The carving of stones stems from a tradition long practiced in Japan. Stones are an essential facet of Japanese art and design, regarded alongside the highest forms of painting or ceramic arts. Through our association with long respected stone sources in Kyoto, Mitsui Fine Arts has been granted the opportunity to introduce a selection of stones in America. Stones are old and silent, pregnant with a feeling of melancholy, but that doesn't mean they don't speak. It takes time and a deep sensitivity to allow an understanding of stones to stir within us. They will remain flat and impenetrable to a mind prone to restlessness, but they will reveal themselves to mind that is calm.
There are various traditional styles of stone carving, such as lanterns, basins, Gorinto, etc. (Link to stone page) This piece is part of a Mu-Ho-To, the gravestone for a Zen Monk of the highest stature. It was carved about six to seven hundred years ago. Since this piece is the only part left from the larger structure, we do not know which Zen Monk it memorialized. Traditionally, the middle part of a Mu-Ho-To was carved in a hexagonal shape like this one; however, this piece has 4 carvings of Buddha upon every other facet of the hexagon. Because of this, it is extremely rare. Over hundreds of years, the Buddha carvings were worn out and the piece was transformed into a peaceful, yet powerful and elegant object.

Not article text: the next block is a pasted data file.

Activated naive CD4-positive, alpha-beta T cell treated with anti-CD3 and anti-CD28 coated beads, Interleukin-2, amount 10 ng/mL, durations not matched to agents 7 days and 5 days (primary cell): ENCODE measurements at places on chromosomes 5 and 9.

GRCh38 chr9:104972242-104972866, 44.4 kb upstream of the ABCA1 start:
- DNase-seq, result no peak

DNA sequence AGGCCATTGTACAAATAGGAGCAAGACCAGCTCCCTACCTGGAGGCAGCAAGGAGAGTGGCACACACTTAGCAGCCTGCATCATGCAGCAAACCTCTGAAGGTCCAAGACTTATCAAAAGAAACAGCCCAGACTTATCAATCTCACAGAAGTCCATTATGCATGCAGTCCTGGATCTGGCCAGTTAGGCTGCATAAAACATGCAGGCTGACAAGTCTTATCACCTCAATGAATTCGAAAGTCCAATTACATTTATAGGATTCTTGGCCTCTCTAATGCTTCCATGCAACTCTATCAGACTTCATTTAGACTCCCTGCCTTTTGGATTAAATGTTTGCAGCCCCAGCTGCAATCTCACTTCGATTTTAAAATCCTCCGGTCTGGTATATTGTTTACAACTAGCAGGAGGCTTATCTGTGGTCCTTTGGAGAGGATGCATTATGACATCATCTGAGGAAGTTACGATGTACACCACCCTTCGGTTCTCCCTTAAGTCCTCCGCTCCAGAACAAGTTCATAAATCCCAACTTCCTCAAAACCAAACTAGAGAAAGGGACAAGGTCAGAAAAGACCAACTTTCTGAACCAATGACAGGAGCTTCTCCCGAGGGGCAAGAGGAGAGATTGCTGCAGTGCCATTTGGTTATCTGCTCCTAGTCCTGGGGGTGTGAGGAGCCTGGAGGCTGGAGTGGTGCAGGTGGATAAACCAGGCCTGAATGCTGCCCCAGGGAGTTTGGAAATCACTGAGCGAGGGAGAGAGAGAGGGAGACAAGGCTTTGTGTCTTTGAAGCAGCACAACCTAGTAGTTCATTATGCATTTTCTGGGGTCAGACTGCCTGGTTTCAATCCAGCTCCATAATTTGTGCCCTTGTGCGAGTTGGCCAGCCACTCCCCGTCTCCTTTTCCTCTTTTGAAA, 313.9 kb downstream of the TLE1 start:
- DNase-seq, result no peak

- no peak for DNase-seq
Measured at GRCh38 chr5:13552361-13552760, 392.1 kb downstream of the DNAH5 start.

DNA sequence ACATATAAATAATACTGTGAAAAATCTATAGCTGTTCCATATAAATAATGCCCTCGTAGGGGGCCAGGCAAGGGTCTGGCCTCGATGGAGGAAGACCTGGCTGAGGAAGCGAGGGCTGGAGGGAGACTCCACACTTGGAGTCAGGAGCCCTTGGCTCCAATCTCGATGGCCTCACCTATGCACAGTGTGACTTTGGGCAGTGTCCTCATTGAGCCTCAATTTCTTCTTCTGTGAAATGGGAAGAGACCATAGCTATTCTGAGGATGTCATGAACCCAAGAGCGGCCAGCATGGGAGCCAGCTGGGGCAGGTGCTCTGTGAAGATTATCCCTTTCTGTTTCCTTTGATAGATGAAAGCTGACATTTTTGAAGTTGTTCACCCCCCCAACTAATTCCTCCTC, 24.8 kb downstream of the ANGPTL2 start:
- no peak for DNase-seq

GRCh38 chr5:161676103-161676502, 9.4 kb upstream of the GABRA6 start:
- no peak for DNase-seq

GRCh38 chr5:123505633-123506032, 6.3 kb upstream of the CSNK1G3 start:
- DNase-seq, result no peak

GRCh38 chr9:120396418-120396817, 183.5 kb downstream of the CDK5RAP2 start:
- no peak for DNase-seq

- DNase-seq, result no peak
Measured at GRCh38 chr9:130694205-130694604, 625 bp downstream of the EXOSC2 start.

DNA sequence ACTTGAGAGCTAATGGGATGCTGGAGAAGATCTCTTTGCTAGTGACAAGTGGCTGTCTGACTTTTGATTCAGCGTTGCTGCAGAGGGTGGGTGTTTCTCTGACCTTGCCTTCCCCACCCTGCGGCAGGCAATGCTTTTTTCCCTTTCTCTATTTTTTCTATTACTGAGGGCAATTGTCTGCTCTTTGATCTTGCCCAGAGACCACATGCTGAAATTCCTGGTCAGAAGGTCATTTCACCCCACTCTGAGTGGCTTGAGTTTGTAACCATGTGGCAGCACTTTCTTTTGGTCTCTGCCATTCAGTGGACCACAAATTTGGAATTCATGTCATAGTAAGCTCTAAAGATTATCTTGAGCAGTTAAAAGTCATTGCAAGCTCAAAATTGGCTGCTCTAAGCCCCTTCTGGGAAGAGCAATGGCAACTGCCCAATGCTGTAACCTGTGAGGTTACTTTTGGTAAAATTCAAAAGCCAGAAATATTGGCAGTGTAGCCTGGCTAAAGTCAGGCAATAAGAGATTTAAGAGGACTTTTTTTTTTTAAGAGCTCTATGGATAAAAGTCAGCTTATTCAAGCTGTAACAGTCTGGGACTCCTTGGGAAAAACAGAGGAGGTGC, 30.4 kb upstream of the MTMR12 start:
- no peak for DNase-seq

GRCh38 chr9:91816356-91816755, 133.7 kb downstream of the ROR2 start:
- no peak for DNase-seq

In Japan, stone carvings such as this have been collected for centuries to adorn Japanese gardens and interiors. Works such as this one are especially cherished and collected by discerning connoisseurs, as artful ruins that were once pieces of a larger stone structure.
Imagine the piece upon the surface of a shelf in a refined contemporary living space. The elegant erosion of the stone’s edges call to be reflected against the smooth surface of lacquered wood or metal. As stewards of such an old and significant object, one must accept the poetic duty of caring for the stone in this moment of deterioration before it passes on into its next form and ownership. The stone is a quiet elegy not only for the monk whose life it commemorated and celebrated, but also for the many centuries it has seen and will see come to pass while it sits gracefully.